We don’t know exactly when, and we are not even sure how, but one day humans will travel to the Red Planet. The journey will not be easy. First, there is the incredible distance between the two planets. When Neil Armstrong, Buzz Aldrin, and Michael Collins flew to the moon in 1969, the odometer read approximately 500,000 miles for the round trip—a distance they covered in just eight days. For Mars, the distance will range anywhere from 70 to more than 100 million miles. Just flying there and back, with no landing on the surface, will take more than 500 days!
The sheer magnitude of the flight raises a number of issues. For example, how do you bring along enough water, oxygen, and food for the crew to survive? How do you protect the crew from the large amount of radiation in space or the debilitating effects of prolonged exposure to microgravity? Perhaps the most important question is: Who should be selected to make this incredible journey?
I have long been interested in how small teams of people work together in unique and challenging settings. With my background in human factors psychology, a scientific discipline focused on understanding interactions between humans and other elements of a system, I have studied teams in a number of contexts, such as military operations and sports. However my true passion is space, specifically long-duration space missions like those to the International Space Station (ISS) and Mars. One of the difficulties of research in this area is it’s hard to get access to the relatively small number of men and women who actually go into space each year. However, much can be learned about life in space through simulations here on Earth. For example, a group of my students from Embry-Riddle Aeronautical University recently spent two weeks at the Mars Desert Research Station. From a remote location in the Utah desert, this simulated Mars habitat offered an ideal setting in which to study how prolonged isolation and confinement affects behavioral factors such as crew cohesion—the degree to which members of a team are committed to each other and their shared tasks—and coping with the stress of living and working in close quarters.
It is from studies like this, and many others conducted in settings analogous to spaceflight, like Antarctic research bases, submarines, and underwater habitats, that scientists have begun to understand the qualities that would make up the ideal Mars-bound crew. Starting with the basics, we know that larger crews tend to function better than smaller ones. A crew of six or eight individuals provides more overlap in skill sets and can better share the workload of operating a complex space vehicle and conducting research than, say, a crew of two. In terms of the composition of the crew, evidence suggests a mixture of men and women offers many advantages for performance and interpersonal interactions over an all-male or all-female crew. Cultural diversity also has benefits to performance, although there have been some issues in previous space missions related to misunderstandings attributed to language differences and cultural norms.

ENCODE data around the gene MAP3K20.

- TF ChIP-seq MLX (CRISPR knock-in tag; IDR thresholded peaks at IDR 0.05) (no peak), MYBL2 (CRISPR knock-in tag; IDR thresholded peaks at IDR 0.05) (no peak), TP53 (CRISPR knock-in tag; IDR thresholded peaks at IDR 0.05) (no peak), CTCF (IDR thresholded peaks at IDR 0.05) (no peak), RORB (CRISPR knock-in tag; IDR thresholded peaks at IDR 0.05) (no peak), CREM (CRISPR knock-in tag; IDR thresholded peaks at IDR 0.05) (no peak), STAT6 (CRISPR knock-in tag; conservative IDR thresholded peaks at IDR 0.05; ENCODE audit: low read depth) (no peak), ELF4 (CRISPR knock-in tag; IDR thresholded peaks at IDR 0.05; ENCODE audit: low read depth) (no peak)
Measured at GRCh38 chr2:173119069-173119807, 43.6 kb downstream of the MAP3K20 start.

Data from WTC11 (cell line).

Once we have established the size and mixture of the crew, the next question is: What traits should each woman or man possess? Generally speaking, you want someone who is a team player and works well with others, including the mission support personnel back on Earth. You also want people who know how to deal with disagreement and conflict in productive ways. As we have learned from other missions in space, and analogs on the ground, life in isolation and confinement disrupts sleep and can produce periods of high stress. These conditions, combined with the fact that there is no way to “leave” if someone gets on your nerves, means there will likely be moments when two or more people don’t get along. Working through these disagreements will be crucial to the overall success of the mission. Furthermore, you want people who can handle long periods away from family and friends on Earth and tolerate boredom. Yes, even though phases of the mission will be extremely busy and exciting, for many months, the crew will experience the same conditions, day after day, with very little to do but wait. Therefore, we need to find people who are content with very few changes in their surroundings and activities. Finally, I strongly believe that a sense of humor will go a long way in helping the crew maintain their psychological health. In my experience, laughter is one of the easiest, and best, ways to cope with stress.
When humans do make that first journey to the Red Planet, I am confident we will send the very best crew possible. They will know each other’s quirks and learn how to work around differences of opinion. They will support each other and have a shared vision, and shared commitment, to the goals of the mission. Most of all, they will work together as one.
Jason Kring is a professor of human factors & systems at Embry-Riddle Aeronautical University.